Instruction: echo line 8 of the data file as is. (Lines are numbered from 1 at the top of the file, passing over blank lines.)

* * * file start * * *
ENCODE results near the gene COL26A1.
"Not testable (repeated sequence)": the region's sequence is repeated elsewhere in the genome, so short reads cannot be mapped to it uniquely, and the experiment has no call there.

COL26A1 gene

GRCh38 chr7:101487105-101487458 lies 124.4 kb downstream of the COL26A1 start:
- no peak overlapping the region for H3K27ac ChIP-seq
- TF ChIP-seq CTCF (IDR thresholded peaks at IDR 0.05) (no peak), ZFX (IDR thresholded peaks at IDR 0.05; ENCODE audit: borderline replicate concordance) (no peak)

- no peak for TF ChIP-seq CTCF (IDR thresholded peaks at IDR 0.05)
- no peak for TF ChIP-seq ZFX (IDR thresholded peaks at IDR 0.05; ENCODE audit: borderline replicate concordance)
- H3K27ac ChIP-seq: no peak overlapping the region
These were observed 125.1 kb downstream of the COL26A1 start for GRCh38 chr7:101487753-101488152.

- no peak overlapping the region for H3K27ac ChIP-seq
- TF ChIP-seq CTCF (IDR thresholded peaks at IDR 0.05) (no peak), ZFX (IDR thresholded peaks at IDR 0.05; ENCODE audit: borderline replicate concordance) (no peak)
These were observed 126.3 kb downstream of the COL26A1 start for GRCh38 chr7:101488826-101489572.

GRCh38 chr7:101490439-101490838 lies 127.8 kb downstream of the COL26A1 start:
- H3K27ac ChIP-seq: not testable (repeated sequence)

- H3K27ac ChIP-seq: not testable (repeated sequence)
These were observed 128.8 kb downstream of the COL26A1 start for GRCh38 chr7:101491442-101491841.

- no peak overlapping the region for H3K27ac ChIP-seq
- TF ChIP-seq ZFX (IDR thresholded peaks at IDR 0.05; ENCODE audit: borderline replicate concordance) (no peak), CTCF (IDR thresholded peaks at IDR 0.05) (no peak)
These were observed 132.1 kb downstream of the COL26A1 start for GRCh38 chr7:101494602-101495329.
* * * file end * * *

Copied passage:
- no peak for TF ChIP-seq ZFX (IDR thresholded peaks at IDR 0.05; ENCODE audit: borderline replicate concordance)